* Asian shares rebound after big losses but gains cut after
soft China data
* Concerns over Ukraine, China slowdown and copper rout sap
* Gold hits 6-month high; euro, Swiss franc 2 1/2-year high
* European shares likely to rise, DAX seen up 0.5 pct
By Hideyuki Sano
TOKYO, March 13 Asian shares cautiously
rebounded from two-week lows on Thursday but gains were pared
after disappointing retail sales and factory output data
underscored investors' concerns over slowdown in China.
A standoff in Ukraine and a massive fall in copper prices in
recent weeks also spooked investors, although a flat close on
Wall Street and some positive data in Australia and Japan helped
to cushion the blow.
European shares are expected to recoup some of their heavy
losses on Wednesday, with Germany's DAX seen as rising
as much as 0.5 percent and France's CAC 0.4 percent.
In Asia, MSCI's broadest index of Asia-Pacific shares
outside Japan rose 0.5 percent, recouping a half
of its losses the previous day, with Australian shares gaining
on strong local employment data.
But soft Chinese data dented many markets, with Japan's
Nikkei slipping 0.1 percent, erasing gains made after
Japanese machinery orders beat expectations. South Korean shares
<.KS11 >also erased most of its gains to end up 0.1 percent.
"What we're seeing today is a reaction to yesterday's sharp
decline based on price (valuation) merits," said Hana Daetoo
analyst Chang Hee-jong.
"But concerns about China remain the biggest issue for the
market, and this will continue to affect markets throughout the
first half of this year."
China's Jan-Feb industrial output growth came in below
forecasts for the combined January/February period, with retail
sales also weaker than expected, stoking worries growth could
fall as Beijing pushes for economic reforms.
"Jan-Feb figures were disappointing, implying weaker growth
momentum in China's economy. Probably a storm is coming," said
Gao Yuan, analyst at Haitong Securities in Shanghai.
A major victim of concerns over China, copper
dropped 0.4 percent to $6,508 a tonne, a day after it hit a
four-year low at $6376.25 hit on Wednesday.
After a drop of around 7 percent so far this month,
investors are worried about a possible unravelling of Chinese
loan deals using copper as collateral, which could cause some
investors more pains.
On Wall Street, the S&P 500 reversed early losses and
ended nearly flat, outperforming many others thanks in part to a
string of positive data on the U.S. economy.
EURO AT 2 1/2 YEAR HIGH
The diplomatic stalemate between Russia and the West over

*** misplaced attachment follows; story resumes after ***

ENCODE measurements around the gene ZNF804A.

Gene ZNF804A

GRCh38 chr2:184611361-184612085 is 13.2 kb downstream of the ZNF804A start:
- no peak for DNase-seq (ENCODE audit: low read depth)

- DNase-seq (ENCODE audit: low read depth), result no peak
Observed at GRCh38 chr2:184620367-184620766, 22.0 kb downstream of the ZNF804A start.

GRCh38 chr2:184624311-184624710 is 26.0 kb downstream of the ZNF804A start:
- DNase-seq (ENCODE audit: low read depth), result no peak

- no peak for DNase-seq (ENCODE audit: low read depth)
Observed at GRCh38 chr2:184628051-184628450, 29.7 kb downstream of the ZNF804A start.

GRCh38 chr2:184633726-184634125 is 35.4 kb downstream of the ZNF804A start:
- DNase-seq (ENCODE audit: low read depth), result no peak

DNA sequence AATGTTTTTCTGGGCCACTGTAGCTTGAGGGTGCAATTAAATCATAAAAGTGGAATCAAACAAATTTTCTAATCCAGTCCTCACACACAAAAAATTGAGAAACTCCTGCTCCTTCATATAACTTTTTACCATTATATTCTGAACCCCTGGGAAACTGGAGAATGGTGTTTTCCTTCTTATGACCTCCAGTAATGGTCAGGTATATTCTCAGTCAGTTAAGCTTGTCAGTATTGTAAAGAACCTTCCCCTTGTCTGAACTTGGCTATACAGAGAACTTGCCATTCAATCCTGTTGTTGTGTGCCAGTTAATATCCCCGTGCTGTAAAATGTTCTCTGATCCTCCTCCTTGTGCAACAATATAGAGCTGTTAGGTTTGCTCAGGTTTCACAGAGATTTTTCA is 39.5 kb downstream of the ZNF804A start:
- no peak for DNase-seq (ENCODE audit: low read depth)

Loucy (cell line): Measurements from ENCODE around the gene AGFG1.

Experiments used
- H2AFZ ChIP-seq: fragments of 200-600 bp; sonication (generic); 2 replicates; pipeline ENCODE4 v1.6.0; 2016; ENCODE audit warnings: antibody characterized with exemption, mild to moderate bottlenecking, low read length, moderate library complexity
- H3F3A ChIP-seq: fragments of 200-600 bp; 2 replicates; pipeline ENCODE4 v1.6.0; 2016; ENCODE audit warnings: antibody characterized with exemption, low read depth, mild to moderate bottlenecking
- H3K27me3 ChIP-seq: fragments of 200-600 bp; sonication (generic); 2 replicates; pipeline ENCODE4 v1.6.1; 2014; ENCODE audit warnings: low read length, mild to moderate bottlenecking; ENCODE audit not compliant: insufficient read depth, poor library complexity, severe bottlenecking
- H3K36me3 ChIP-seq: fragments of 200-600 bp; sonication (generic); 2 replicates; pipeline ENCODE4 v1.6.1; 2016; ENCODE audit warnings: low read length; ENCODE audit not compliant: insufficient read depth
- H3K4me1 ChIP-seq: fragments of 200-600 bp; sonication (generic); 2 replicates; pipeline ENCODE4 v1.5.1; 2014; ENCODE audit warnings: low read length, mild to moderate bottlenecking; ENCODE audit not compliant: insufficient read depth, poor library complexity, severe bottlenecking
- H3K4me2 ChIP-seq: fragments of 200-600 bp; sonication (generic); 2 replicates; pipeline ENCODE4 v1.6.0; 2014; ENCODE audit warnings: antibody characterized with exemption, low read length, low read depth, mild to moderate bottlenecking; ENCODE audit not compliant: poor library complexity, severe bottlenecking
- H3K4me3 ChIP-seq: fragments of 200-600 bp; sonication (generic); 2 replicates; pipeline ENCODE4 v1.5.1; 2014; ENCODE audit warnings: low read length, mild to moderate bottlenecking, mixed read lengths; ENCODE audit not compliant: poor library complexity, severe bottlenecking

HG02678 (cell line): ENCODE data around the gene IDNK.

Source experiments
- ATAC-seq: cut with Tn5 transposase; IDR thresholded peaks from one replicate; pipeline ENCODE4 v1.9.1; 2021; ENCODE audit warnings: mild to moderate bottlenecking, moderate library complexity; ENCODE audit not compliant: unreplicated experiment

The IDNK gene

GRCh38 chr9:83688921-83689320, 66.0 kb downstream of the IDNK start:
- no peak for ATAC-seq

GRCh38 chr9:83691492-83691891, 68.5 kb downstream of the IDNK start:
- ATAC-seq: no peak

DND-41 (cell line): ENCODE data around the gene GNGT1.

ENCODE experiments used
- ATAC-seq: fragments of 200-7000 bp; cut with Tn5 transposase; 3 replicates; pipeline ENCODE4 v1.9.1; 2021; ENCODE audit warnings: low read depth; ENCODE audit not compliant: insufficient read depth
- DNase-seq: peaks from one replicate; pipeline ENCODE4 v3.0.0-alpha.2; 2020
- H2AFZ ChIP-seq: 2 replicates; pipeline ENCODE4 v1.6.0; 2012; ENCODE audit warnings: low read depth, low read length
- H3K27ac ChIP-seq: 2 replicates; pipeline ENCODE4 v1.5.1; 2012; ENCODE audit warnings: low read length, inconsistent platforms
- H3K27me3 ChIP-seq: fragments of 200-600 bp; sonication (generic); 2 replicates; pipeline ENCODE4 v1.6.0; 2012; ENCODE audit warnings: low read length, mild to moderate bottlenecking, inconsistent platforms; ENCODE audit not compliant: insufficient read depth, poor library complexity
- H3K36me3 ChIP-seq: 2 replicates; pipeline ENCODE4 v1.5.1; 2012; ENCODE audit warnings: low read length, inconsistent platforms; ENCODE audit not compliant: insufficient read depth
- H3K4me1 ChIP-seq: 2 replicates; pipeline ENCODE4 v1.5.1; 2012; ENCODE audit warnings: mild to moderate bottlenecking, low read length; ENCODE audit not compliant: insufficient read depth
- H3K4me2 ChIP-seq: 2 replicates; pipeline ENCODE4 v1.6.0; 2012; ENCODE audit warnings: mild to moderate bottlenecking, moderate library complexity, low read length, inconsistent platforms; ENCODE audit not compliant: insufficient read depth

Ukraine has also led investors to buy traditional safe haven
assets as the European Union agreed on a framework on Wednesday
for its first sanctions on Russia since the Cold War.
Gold hit a six-month high of $1374.85.
U.S. Treasuries have erased all their losses after last
week's strong payrolls data, with the benchmark 10-year yield
at 2.73 percent versus its six-week high of 2.82
percent hit on Friday.
In the currency market, the Swiss franc hit a two-and-a-half
year high of 0.87322 franc to the dollar, while the
Japanese yen, which is under pressure from the Bank of
Japan's easing, also ticked up slightly.
The euro also hit 2 1/2-year high of $1.3949, in a
possible sign that the currency is regaining a safe haven status
as it recovers from the sovereign debt crisis.
In a symbolic move, the Irish government returns to the
market with its first regular debt auction on Thursday since it
asked for an international bailout three years ago.
On the other hand, the New Zealand dollar hit a 10-month
high of $0.8582 after the country's central bank raised
rates as expected and pointed to further tightening ahead to
curb inflationary pressures.
The action put the Reserve bank of New Zealand well ahead of
major central banks in developed economies, who are still
grappling with the aftermath of the financial crisis, helping
the kiwi against a basket of currencies at a post-float high
The Australian dollar also jumped 0.7 percent to
$0.9045 after data showed an outsized increase in
U.S. crude futures traded near one-month lows hit on
Wednesday after Washington announced a surprise plan for a test
release of strategic oil reserves, trading at $98.06 per
barrel, near Wednesday's low of $97.55.
But the European benchmark Brent held relatively firm at
$108.14 as it drew support from the unfolding crisis over